JPMorgan 33% Profit Jump Beats Estimates on Reserve Releases (Bloomberg)
First-quarter net income climbed to $6.53 billion, or $1.59 a share, from $4.92 billion, or $1.19, in the same period a year earlier, the New York-based company said today in a statement. Twenty-eight analysts surveyed by Bloomberg estimated earnings per share of $1.39 adjusted for a one-time accounting item. JPMorgan Chief Executive Officer Jamie Dimon boosted profit by shrinking expenses 16 percent, as he grappled with a 4 percent reduction in total net revenue. Earnings also were buoyed by a drop in late payments, which helped the consumer bank reduce its loan-loss reserve by $1.2 billion.
Wells Fargo Earnings Top Expectations, but Revenue Is Light (Reuters)
Wells Fargo said net income applicable to common shareholders rose to $4.93 billion, or 92 cents per share, in the quarter, from $4.02 billion, or 75 cents per share, a year earlier. Analysts on average had expected earnings of 88 cents per share, according to Thomson Reuters I/B/E/S. The results marked the 13th consecutive quarter in which the bank's earnings per share have risen from the preceding quarter. Total revenue fell slightly to $21.3 billion, missing the average analyst estimate of $21.59 billion.
Och-Ziff Nets $2 Billion Trade (WSJ)
James Levin, of Och-Ziff Capital Management LLC, made a wager in 2012 of more than $7.5 billion on "structured credit" debt investments. That amount represented about a quarter of the money the firm managed when the investments were made. The bet paid off. Mr. Levin's group scored 2012 gains of nearly $2 billion, or about 25%, before fees—likely making it one of the top trades on Wall Street last year. The credit team, with 14 members, accounted for more than half of the 468-person firm's $3.4 billion trading gains last year, according to people close to the situation.
Ex-KPMG Auditor Released on $150,000 Bail (Reuters)
On Thursday afternoon, a federal judge in Los Angeles freed London on a $150,000 bond, ordered him to turn over his passport, and directed the former KPMG auditor not to make contact with Bryan Shaw unless in the company of attorneys. London's attorney, Harland Braun, said his client intended to plead guilty when he is formally arraigned on May 17. "Had my client been asked to give information for cash, he would have said no," Braun told reporters in the courthouse hallway after the proceeding. "This is that gray area, when you talk at the country club. But once you take money, you're dead."
Financial District welcomes Star Shine NYC, the Hooters of the shoeshine business (NYDN, earlier)
A shoeshine costs $7, more than twice the price of some of the more traditional businesses in the neighborhood, and the women say their tips range from $3 to $20. Nearby competitors aren’t threatened by the new business — but they’re throwing shade at them anyway. “I run a business. I don’t run a bordello,” said Minas Polychronakis, 72, who has run a thriving shoeshine and cobbler business since 1970 and used to operate at the World Trade Center...Most of the ladies say they’re working at Star Shine NYC part-time while studying or pursuing acting careers. They all received training from shoeshiners who worked at the New York Stock Exchange. Lesson number one? Focus on the client. “We’re not just a pretty face,” said Laura Nunez, 24, a business student from Borough Park, Brooklyn. “We want the customer to have a really, really great shoeshine.”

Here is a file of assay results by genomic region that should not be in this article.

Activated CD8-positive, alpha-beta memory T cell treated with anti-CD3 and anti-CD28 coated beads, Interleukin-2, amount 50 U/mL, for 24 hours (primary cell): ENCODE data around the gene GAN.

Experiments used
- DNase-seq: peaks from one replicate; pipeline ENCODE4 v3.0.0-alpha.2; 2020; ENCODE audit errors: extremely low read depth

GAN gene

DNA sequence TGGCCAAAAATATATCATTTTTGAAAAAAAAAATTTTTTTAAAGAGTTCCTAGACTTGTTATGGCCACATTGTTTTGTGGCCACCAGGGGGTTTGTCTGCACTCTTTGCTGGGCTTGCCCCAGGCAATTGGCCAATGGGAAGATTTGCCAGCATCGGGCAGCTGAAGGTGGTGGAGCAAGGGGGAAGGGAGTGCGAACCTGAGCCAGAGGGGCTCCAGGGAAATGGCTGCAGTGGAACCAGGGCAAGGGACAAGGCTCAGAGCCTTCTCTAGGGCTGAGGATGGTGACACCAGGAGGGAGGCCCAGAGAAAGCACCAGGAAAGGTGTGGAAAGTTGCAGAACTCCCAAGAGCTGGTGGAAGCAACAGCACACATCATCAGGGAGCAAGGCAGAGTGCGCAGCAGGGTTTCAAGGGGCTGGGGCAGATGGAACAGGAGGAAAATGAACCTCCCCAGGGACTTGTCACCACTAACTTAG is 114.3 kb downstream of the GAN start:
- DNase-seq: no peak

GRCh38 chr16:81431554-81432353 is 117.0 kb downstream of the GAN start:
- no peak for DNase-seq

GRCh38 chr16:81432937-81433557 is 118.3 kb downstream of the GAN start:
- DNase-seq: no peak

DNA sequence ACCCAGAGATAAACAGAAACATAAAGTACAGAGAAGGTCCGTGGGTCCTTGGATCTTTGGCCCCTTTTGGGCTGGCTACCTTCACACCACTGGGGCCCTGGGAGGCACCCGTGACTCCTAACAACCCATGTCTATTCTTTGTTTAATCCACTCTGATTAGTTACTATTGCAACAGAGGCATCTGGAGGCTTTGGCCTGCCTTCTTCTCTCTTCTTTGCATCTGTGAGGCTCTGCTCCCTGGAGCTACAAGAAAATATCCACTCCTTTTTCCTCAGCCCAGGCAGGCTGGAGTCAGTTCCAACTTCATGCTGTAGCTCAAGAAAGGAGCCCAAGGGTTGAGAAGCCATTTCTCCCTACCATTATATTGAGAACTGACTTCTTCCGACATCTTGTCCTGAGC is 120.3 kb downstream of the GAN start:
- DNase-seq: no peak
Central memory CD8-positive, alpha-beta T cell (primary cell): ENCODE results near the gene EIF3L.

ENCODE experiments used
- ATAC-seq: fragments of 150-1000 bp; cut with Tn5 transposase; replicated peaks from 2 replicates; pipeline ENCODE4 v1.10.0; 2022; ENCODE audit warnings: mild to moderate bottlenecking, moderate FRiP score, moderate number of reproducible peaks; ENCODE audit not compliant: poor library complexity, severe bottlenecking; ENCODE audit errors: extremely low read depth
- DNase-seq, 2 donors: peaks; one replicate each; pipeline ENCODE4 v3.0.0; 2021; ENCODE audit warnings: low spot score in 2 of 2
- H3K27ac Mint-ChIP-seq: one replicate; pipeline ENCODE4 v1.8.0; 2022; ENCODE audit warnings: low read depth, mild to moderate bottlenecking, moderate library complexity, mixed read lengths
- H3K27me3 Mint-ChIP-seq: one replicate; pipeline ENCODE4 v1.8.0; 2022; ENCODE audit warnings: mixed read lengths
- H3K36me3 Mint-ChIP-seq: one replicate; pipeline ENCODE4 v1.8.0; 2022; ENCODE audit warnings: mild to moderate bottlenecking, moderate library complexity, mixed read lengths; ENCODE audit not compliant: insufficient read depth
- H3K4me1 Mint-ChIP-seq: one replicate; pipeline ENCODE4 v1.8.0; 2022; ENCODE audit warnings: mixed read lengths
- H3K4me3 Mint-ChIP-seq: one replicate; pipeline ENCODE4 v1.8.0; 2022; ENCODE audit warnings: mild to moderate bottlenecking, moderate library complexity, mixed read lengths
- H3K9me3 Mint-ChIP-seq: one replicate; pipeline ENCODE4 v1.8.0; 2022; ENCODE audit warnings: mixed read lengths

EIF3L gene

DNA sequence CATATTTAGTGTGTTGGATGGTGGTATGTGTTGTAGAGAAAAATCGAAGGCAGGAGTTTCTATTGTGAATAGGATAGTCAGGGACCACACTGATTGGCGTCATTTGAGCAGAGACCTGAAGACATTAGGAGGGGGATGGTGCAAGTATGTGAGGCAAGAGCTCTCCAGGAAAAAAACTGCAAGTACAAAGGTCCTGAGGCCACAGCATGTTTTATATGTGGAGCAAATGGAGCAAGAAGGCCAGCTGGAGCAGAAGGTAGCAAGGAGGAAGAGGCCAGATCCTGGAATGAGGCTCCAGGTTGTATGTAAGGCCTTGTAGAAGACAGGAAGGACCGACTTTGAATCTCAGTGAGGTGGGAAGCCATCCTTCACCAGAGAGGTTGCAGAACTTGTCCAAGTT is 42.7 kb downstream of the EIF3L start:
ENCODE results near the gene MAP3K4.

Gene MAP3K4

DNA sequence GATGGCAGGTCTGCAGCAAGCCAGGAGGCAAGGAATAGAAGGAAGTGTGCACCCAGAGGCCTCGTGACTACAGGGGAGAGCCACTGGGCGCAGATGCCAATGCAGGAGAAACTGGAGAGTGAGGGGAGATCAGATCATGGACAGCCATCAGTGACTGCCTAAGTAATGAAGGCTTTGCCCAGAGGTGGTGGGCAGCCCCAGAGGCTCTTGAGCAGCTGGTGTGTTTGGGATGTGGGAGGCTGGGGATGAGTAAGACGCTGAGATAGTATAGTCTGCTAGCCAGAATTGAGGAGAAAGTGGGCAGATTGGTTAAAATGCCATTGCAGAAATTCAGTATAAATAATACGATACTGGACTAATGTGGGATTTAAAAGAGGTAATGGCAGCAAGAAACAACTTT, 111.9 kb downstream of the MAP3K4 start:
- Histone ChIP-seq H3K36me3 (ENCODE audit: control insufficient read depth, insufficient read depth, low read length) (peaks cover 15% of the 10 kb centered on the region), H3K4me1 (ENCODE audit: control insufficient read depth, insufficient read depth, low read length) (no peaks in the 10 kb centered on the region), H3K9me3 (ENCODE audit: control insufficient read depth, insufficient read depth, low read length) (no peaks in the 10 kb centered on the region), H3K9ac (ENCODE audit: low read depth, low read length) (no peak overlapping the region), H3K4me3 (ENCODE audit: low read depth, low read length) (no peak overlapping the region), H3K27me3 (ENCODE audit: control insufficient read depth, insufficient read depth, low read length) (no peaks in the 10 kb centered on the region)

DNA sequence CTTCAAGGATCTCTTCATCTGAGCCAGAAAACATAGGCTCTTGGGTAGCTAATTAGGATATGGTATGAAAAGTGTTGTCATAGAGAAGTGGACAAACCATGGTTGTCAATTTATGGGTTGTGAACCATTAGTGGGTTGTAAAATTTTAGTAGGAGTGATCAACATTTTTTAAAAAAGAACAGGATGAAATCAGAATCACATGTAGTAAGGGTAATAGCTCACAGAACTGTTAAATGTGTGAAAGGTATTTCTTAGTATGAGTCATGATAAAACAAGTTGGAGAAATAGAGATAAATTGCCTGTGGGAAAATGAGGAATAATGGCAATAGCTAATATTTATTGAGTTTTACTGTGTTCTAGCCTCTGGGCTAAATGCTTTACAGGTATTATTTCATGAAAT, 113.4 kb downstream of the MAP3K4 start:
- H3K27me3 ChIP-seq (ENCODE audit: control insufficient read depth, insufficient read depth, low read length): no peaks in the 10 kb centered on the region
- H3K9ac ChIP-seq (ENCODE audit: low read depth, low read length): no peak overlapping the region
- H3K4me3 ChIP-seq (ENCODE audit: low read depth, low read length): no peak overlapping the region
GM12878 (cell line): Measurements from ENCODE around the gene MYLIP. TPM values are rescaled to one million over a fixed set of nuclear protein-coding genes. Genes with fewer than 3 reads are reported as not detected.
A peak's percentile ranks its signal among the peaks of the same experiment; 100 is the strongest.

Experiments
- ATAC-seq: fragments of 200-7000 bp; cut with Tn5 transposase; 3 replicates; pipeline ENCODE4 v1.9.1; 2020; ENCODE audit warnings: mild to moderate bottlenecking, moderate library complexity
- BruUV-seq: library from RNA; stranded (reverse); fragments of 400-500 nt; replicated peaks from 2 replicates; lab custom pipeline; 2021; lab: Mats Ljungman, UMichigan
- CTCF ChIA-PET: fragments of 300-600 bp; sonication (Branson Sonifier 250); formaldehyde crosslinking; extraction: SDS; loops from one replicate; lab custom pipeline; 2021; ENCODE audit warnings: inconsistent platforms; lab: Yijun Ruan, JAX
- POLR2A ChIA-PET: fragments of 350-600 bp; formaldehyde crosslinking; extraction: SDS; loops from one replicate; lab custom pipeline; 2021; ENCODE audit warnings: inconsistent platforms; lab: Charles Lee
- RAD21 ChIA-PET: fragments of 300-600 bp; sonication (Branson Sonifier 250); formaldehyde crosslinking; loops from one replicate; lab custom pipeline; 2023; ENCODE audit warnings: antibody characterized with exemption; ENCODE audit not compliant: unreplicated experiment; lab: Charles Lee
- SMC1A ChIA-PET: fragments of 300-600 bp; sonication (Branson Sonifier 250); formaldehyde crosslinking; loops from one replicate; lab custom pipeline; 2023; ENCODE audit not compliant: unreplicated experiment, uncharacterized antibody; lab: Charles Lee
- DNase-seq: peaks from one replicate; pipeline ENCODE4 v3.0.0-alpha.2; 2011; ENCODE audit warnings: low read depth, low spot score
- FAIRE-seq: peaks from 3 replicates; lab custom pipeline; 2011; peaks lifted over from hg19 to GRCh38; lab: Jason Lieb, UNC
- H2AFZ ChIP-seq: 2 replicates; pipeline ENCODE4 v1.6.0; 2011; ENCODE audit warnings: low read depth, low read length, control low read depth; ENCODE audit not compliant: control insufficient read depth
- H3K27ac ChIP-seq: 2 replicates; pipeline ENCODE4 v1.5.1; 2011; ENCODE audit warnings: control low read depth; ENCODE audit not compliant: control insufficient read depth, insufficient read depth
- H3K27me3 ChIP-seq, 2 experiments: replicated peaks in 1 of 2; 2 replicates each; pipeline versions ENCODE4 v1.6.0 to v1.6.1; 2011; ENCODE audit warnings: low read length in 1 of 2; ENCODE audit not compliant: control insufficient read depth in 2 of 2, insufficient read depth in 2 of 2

Portugal, Ireland May Get 7-Year Bailout Extensions (Reuters)
The troika would like to give the two countries more time, Jeroen Dijsselbloem, chairman of euro zone finance ministers, told a press conference. The deal will now be confirmed if non-euro zone finance ministers agree with the proposal at a separate meeting later on Friday.
J.C. Penney, Bleeding Cash, Seeks to Raise $1 Billion (WSJ)
Bond analysts don't think Penney's operations will be able to generate enough cash to cover the company's needs beyond a year, putting pressure on new Chief Executive Myron "Mike" Ullman to cut costs and look for ways to raise new capital even as he tries to get more shoppers into stores.
Two Firms Amass Much of World's Copper Supply (WSJ)
Two major commodities-trading firms have amassed much of the world's copper supplies in their warehouses, partly by paying to divert shipments away from other storage hubs, traders and analysts say. This concentration of copper supplies has sparked concerns among industrial consumers of the metal. Some manufacturers and builders say they are worried that those stockpiles of copper—which is used in goods including automobiles, circuit boards and plumbing fixtures—could prove tough to procure if demand were to pick up sharply or output from mines were disrupted.
Nasdaq Cuts CEO Bonus (WSJ)
Mr. Greifeld's 2012 award through Nasdaq's executive corporate incentive plan was docked $542,100. His overall compensation for 2012 nevertheless climbed 18% from 2011 levels to $8.9 million, due to a more than $3 million increase in stock awards.
Man Blamed in 15 Freeway Pileup Claims He Was Chased By Zombies (TP)
According to the CHP report, the trailers hauled by the stolen Freightliner were fully loaded with strawberries that spilled onto the freeway during the crash. It took seven hours before the freeway was able to be reopened.